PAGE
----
• \$\begingroup\$ For power tool batteries, I believe it is quite common for the solid-state switches to only be present in the tool. The very high current drawn by such tools means that the switches end up being large/expensive, dissipate a bunch of heat, and cause volt drop. The tool needs switches anyway, so essentially the BMS is more giving the tool 'permission' to start, and usually acting as a cycle counter and maybe balancer. sevarg.net/2016/09/11/dewalt-20v-max-30ah-battery-pack \$\endgroup\$ Commented Aug 23, 2022 at 9:23
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Basically a Lithium battery requires a BMS providing:

  1. Overcharge protection with cell balancing
  2. Overdischarge protection
  3. Overcurrent protection
  4. Temperature protection

Without 1) you can't do fast charge properly, as the cell with the lowest capacity will overcharge and either explode or have a short life, depending on chemistry. This requires monitoring voltage on each cell.

Without 2) the pack would be destroyed by overdischarge. This also requires measuring voltage on each cell to cut off current when the lowest capacity cell reaches the lowest allowed voltage.

Both 1 and 2 have to be done in the pack (although the MOSFET switch may not be in the pack, just the sense circuit and logic), otherwise the connector would need many more pins which are points of failure. This is practical for RC Lipo packs where the priority is lowest weight. It is not practical for power tools where the priority is toughness (no flimsy multi pin connector).

3 has to be done in the battery pack because the tool doesn't know the maximum current the pack can deliver, but the pack does.

4 also has to be done in the battery pack because that's where the temperature probe is. Charging Li batteries is dangerous if they're frozen or too hot.

The question I'm trying to ask is are cordless tool battery packs indistinguishable from a makeshift DC battery pack of the same voltage? Are the battery contact points on tools always available to receive current?

I will only answer for the brands for which I know the information.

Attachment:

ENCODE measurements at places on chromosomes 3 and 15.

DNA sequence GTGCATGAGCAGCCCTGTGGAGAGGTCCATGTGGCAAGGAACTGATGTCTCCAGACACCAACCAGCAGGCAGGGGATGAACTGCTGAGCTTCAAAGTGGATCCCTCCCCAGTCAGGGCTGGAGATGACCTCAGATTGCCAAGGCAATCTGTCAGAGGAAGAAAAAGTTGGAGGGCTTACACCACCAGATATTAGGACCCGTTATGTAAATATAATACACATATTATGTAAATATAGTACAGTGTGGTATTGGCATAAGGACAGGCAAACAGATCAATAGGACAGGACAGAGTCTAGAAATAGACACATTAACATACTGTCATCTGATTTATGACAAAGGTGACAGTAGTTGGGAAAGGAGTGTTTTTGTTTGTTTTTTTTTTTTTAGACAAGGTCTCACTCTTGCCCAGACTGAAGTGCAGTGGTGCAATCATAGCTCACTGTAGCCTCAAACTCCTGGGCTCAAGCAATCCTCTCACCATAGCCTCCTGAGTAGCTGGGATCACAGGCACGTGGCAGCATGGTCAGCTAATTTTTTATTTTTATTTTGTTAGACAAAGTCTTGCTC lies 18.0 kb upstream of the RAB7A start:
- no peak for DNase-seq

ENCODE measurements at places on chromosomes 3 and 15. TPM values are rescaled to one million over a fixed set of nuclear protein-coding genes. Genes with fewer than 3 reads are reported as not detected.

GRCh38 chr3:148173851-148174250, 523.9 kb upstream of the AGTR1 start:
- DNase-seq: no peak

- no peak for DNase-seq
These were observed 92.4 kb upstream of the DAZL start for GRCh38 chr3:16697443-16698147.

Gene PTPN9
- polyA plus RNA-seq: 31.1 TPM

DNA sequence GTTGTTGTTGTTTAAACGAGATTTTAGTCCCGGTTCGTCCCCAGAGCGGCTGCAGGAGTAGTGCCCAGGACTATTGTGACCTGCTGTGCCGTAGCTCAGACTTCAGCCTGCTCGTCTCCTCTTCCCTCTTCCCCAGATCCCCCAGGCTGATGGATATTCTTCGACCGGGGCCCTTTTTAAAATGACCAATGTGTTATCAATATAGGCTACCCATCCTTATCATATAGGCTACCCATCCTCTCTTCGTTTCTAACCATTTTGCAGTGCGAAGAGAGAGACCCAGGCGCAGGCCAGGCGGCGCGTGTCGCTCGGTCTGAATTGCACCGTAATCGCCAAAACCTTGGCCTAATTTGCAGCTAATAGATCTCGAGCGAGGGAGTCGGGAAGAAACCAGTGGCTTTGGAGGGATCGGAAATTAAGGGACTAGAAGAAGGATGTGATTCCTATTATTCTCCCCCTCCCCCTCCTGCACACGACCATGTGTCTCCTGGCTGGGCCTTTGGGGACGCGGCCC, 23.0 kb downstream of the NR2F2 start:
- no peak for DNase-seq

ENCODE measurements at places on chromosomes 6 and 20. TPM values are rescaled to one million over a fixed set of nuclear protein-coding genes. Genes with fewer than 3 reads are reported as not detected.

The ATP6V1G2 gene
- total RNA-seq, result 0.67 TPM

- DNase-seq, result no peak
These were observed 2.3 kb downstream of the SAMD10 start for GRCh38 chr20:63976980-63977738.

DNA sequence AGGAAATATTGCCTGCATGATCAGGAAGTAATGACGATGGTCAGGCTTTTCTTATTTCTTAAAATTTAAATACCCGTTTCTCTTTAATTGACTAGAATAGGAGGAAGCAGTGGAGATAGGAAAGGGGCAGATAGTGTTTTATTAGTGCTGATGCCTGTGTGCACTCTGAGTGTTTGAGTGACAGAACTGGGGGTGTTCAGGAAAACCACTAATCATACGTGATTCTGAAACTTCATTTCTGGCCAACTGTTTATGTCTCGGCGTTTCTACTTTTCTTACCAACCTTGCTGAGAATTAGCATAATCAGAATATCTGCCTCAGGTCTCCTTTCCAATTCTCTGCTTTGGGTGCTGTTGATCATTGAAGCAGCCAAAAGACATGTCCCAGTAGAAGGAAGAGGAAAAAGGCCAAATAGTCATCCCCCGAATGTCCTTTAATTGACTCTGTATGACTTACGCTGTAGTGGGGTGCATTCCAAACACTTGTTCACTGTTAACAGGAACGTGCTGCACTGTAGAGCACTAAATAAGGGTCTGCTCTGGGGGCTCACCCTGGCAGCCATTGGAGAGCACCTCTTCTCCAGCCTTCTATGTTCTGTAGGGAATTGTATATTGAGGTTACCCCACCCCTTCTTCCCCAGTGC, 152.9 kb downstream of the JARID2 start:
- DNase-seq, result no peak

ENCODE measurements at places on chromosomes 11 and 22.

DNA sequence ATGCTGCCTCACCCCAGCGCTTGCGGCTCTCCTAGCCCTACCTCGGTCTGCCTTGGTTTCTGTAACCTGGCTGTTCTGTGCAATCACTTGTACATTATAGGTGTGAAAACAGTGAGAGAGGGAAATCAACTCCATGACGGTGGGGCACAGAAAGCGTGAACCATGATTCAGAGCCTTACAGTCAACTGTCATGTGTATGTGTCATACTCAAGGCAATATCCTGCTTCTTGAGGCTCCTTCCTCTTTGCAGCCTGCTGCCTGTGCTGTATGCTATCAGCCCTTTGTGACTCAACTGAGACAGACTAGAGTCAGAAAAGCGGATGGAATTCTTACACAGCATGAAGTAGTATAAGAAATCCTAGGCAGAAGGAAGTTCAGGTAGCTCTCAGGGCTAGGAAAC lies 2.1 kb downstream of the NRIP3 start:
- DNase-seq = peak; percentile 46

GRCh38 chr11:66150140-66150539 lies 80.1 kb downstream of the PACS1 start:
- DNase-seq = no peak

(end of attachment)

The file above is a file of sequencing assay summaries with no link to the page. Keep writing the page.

Makita batteries don't check if the tool is Makita. You can use them on anything that has the proper connector. There are several tools and adapters online for these batteries. This is quite safe because the battery has its own protection, so if whatever is plugged into it fails and shorts, it will disconnect itself. The batteries have an extra connector to talk to the charger. The charger allows LiIon and NiMH from 7.2V to 18V, so the battery has to tell it what voltage and current to use. The onboard micro also counts charge cycles, which they use for warranty.

I changed the cells in LIDL/Parkside batteries. So for this brand (and probably many others) it is possible to replace worn cells and get a "new" battery. You need tabs and a spot welder. For this brand, the 14.4V battery fits on the 18V charger. I have not tried to charge the 14.4V battery on the 18V charger though, for obvious reasons. Please do not stick the hot end of a soldering iron on a Lithium battery. It's a bad idea:

@TooTea: soldering cells directly will likely partially melt the (plastic) internals of the battery keeping the electrodes apart, so the cell could short out internally at any point. In the case of lithiums this is likely going to make the battery go up in flames (perhaps while you're soldering it, perhaps two years later), but it's just as much of a bad idea for nickel batteries

It is very likely that many other brands will let you change the cells in the pack. If this works, the microcontroller on the pcb will probably use its previous settings, including max charge/discharge current, so the new cells must be chosen to be compatible with the old ones (same chemistry). I wouldn't be surprised if some brands keep the setting in RAM, to make sure the micro forgets them if it is unpowered during cell replacement, which would screw the pack and make it useless.

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    \$\begingroup\$ It should be noted that a lot of the more modern & high power offerings don't do the over-discharge and over-charge protection within the battery (if you inspect the board carefully you will be able to see the main power terminals are linked directly to the cells). The pack does manage cell balance though. The charger is then responsible for over charge protection, and the tool for over-discharge. I believe they have switched to this to reduces losses in adding additional semi-conductors into the current path (modern tools pull a lot of juice), it does make it less hacker friendly though. \$\endgroup\$
    – Hugoagogo
    Commented Aug 22, 2022 at 4:09
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    \$\begingroup\$ Perhaps worth pointing out that soldering cells directly is not just a "bad idea" in the sense of "could somewhat shorten the lifespan, no big deal". It will likely partially melt the (plastic) internals of the battery keeping the electrodes apart, so the cell could short out internally at any point. In the case of lithiums this is likely going to make the battery go up in flames (perhaps while you're soldering it, perhaps two years later), but it's just as much of a bad idea for nickel batteries. \$\endgroup\$